May 2006
Volume 47, Issue 13
ARVO Annual Meeting Abstract  |   May 2006
Phosphenes From Electrical Stimulation With DTL–Electrodes in Various Retinal Diseases: Chronaxie and Rheobase
Author Affiliations & Notes
  • F. Gekeler
    University Eye Hospital, Tubingen, Germany
  • M. Ottinger
    University Eye Hospital, Tubingen, Germany
  • A. Messias
    University Eye Hospital, Tubingen, Germany
  • E. Zrenner
    University Eye Hospital, Tubingen, Germany
  • Footnotes
    Commercial Relationships  F. Gekeler, None; M. Ottinger, None; A. Messias, None; E. Zrenner, None.
  • Footnotes
    Support  DAAD–stipend to AM
Investigative Ophthalmology & Visual Science May 2006, Vol.47, 3193. doi:
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      F. Gekeler, M. Ottinger, A. Messias, E. Zrenner; Phosphenes From Electrical Stimulation With DTL–Electrodes in Various Retinal Diseases: Chronaxie and Rheobase . Invest. Ophthalmol. Vis. Sci. 2006;47(13):3193.

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      © ARVO (1962-2015); The Authors (2016-present)

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Purpose: : To develop an easy and reliable method to elicit phosphenes from electrical stimulation in eyes which are to undergo implantation of sub– or epiretinal prostheses.

Methods: : WConjunctival DTL–electrodes as in standard clinical electroretinography were used to elicit phosphenes in different volunteer groups: normals (n=15), retinitis pigmentosa (RP, n=10, near blind or blind), glaucoma (n=7, varying visual field loss), deep amblyopia (n=4). Gold cup skin electrodes near the lateral canthus served as reference. We recorded stimulation thresholds for pulse lengths of 0.05, 0.075, 0.1, 0.3, 0.5, 0.75, 1, 2.5, 5, 25, and 50 ms provided by a neuro–stimulator using an alternative forced choice method multiple times. Patients' perceptions were recorded by a short questionnaire.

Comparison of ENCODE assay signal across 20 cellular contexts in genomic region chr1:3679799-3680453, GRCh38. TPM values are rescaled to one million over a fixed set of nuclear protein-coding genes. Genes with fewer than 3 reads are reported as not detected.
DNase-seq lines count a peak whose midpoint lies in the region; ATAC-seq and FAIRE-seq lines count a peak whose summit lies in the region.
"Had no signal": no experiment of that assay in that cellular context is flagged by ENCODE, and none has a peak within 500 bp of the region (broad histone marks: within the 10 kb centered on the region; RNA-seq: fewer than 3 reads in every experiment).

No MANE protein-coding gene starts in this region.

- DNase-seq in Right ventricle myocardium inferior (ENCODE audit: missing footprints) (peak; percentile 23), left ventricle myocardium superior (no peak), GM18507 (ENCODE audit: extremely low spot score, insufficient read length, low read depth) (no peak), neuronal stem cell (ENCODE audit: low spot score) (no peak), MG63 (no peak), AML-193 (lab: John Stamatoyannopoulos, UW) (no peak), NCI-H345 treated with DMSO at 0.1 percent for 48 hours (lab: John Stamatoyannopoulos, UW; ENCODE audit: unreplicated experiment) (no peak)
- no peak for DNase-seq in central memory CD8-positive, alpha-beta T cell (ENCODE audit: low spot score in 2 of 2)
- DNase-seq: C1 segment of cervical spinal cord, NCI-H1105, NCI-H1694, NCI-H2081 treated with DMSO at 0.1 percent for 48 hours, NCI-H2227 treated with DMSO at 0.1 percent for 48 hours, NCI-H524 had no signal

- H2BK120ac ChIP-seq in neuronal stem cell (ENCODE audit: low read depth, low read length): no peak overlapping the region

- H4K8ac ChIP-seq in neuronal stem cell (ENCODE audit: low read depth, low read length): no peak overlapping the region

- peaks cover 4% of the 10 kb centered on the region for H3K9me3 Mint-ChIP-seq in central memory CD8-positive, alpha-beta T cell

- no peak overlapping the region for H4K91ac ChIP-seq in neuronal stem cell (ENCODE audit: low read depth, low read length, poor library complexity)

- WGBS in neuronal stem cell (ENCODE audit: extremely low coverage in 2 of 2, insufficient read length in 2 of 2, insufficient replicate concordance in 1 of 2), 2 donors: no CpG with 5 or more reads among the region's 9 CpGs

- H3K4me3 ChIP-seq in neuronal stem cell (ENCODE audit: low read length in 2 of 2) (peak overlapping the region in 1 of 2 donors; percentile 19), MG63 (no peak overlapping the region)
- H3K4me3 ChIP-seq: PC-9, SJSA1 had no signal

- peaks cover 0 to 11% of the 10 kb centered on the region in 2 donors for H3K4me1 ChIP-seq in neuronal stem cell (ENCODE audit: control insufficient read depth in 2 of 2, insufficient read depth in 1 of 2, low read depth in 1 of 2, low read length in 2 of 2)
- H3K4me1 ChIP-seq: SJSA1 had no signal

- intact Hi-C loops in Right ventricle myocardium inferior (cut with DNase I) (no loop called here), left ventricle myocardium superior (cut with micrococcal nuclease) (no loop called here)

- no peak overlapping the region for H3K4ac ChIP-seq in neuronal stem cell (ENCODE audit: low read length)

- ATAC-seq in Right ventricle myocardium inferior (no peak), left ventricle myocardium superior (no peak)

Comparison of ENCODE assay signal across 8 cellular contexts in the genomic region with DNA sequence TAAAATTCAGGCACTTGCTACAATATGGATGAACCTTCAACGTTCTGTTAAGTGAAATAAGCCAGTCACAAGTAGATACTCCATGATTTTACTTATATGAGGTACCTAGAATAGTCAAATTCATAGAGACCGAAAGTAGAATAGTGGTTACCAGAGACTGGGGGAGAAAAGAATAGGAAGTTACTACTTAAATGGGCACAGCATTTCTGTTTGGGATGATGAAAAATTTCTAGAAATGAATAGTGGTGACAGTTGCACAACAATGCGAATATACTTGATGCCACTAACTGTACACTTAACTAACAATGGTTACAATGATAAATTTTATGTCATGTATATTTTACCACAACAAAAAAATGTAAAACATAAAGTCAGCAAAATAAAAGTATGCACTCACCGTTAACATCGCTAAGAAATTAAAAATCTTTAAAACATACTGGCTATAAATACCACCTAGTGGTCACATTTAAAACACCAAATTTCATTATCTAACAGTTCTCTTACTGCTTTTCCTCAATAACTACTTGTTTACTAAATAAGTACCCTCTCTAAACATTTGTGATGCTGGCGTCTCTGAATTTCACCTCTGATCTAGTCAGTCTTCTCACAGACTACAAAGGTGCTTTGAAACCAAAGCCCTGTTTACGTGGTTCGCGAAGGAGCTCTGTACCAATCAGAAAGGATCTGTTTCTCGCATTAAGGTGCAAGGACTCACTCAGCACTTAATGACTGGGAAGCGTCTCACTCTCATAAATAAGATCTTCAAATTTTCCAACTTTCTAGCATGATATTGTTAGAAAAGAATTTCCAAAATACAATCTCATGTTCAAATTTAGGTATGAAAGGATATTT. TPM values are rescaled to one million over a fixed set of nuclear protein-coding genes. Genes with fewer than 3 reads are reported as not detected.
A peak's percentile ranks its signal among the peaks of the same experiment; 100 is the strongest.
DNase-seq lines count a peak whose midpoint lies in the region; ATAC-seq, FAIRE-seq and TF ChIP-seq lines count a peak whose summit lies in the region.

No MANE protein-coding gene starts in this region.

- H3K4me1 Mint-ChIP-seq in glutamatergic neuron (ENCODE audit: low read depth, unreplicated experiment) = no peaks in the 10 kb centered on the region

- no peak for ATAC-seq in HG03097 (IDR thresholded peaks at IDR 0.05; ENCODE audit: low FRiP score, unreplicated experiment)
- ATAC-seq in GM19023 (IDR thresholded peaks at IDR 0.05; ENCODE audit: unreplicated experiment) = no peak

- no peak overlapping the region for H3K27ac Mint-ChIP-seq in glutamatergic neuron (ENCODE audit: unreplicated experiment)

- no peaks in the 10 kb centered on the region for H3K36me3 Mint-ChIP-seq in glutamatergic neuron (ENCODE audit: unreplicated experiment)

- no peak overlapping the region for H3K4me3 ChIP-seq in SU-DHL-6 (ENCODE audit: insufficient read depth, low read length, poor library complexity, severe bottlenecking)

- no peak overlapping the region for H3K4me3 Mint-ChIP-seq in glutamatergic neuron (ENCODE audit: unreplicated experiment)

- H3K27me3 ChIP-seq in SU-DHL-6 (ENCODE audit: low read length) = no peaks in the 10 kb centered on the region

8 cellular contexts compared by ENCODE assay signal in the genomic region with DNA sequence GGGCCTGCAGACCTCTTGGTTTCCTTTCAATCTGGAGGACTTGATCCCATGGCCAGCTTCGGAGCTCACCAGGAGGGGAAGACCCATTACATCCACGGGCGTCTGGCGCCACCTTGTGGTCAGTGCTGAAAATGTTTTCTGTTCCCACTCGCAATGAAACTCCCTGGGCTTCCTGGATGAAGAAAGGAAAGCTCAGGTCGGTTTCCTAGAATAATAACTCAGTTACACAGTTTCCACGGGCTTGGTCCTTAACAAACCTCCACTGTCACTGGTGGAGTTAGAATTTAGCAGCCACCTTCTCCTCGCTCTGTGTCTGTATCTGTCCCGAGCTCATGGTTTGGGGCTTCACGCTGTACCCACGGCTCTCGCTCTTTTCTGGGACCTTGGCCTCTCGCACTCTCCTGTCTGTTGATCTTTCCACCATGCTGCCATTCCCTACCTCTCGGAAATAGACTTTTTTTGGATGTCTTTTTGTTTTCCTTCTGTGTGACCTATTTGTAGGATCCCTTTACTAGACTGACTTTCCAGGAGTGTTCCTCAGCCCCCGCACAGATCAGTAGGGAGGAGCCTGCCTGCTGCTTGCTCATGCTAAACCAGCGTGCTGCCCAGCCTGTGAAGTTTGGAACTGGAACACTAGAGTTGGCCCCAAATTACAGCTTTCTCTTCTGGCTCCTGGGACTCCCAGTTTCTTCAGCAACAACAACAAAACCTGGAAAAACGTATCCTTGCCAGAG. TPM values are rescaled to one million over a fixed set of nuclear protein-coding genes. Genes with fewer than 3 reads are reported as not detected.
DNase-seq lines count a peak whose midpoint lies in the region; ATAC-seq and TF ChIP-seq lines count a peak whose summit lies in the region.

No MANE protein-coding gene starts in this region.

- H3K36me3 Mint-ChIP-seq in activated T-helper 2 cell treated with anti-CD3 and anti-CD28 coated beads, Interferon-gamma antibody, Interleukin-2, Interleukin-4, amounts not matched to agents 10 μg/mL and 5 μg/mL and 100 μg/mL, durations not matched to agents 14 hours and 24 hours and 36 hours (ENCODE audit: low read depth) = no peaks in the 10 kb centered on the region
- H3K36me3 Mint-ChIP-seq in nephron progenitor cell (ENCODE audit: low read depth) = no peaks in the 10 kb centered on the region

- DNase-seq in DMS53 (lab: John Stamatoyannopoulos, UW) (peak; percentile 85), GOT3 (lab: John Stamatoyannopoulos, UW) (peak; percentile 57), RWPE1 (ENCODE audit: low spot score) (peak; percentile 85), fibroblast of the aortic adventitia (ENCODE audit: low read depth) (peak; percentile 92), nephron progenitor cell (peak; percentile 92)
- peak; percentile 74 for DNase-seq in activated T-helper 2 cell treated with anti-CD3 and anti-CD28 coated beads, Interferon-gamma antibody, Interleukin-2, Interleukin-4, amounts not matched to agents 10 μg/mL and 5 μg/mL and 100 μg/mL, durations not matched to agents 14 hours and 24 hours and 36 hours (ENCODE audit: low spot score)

Results: : Chronaxie, the duration of a stimulus having a strength of twice the threshold minimum strength (rheobase) required for excitation was measured with high repeatability in all subgroups and with minimal discomfort (slight muscle fibrillation in the 3 shortest pulse lengths at supra–threshold currents). In the normals rheobase and chronaxie were 0.06±0.02 mA and 7.53±2.88 ms, in RP– patients 0.54 ± 0.38 mA and 5.68 ± 4.99, in glaucoma 0.12±0.10 mA and 12.45±4.88ms, in amblyopia 0.06±0.02 mA and 9.05±0.97 ms, respectively. Almost all patients reported a white flash in the center of the visual field. Interestingly, in the glaucoma patients the stimulus location showed no correlation with the visual field loss. In the retinitis Pigmentosa patients an increase was found in chronaxie and rheobase with duration of blindness.

Conclusions: : DTL–electrodes and an alternative forced choice method allow easy and reliable definition of electrical excitability of the retina and of optic nerve transmission in normals and patients with degenerative retinal disease and thereby provide an important criterion for the suitability of patients for electrical retinal prostheses. The correlation of thresholds in different diseases and location of retinal or optic nerve damage can contribute to the definition of the exact neuronal layer of retinal electrical stimulation.

Keywords: retina • electrophysiology: clinical 

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